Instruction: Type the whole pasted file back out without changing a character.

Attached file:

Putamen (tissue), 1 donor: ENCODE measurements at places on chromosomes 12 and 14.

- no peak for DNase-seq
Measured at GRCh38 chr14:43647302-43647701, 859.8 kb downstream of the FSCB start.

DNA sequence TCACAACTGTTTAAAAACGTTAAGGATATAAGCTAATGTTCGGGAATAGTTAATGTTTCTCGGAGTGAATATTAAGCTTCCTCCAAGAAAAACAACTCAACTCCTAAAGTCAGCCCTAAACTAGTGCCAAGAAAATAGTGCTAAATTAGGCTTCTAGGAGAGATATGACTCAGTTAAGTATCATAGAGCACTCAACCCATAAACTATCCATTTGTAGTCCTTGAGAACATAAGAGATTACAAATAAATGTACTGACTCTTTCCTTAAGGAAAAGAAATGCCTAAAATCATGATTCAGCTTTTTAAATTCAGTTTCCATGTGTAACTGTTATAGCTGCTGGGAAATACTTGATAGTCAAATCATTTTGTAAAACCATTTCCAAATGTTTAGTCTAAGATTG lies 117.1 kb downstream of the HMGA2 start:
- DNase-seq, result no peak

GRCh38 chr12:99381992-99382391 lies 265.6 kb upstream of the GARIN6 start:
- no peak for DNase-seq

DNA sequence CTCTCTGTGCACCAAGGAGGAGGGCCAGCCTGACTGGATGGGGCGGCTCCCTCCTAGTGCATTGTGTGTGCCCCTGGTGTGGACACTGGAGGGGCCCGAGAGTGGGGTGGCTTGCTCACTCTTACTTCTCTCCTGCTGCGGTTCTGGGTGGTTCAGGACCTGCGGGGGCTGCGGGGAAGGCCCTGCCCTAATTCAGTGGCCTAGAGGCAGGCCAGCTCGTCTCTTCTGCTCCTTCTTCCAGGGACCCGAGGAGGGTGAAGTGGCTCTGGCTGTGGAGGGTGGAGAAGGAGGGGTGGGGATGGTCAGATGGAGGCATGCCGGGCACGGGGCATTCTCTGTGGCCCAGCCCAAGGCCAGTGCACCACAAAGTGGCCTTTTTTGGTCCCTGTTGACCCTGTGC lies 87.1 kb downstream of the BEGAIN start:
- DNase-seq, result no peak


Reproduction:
Putamen (tissue), 1 donor: ENCODE measurements at places on chromosomes 12 and 14.

- no peak for DNase-seq
Measured at GRCh38 chr14:43647302-43647701, 859.8 kb downstream of the FSCB start.

DNA sequence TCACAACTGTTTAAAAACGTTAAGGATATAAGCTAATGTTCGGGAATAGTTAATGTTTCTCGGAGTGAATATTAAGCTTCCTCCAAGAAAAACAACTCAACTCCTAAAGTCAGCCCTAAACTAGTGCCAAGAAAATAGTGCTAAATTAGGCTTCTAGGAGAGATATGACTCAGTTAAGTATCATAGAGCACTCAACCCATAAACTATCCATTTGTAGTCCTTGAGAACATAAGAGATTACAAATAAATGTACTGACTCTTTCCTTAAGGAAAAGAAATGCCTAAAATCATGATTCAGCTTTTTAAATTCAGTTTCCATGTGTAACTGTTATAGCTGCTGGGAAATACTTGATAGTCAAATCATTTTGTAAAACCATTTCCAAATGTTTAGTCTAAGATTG lies 117.1 kb downstream of the HMGA2 start:
- DNase-seq, result no peak

GRCh38 chr12:99381992-99382391 lies 265.6 kb upstream of the GARIN6 start:
- no peak for DNase-seq

DNA sequence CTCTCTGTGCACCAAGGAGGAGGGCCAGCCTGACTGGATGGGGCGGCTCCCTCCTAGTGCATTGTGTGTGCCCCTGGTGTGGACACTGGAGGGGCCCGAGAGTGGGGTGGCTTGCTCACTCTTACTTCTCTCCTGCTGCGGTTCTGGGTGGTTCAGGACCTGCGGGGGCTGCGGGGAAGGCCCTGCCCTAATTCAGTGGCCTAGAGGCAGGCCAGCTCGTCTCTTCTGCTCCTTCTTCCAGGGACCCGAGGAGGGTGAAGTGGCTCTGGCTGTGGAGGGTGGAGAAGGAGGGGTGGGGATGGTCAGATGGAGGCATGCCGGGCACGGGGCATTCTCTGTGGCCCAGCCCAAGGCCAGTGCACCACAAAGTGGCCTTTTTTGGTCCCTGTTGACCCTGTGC lies 87.1 kb downstream of the BEGAIN start:
- DNase-seq, result no peak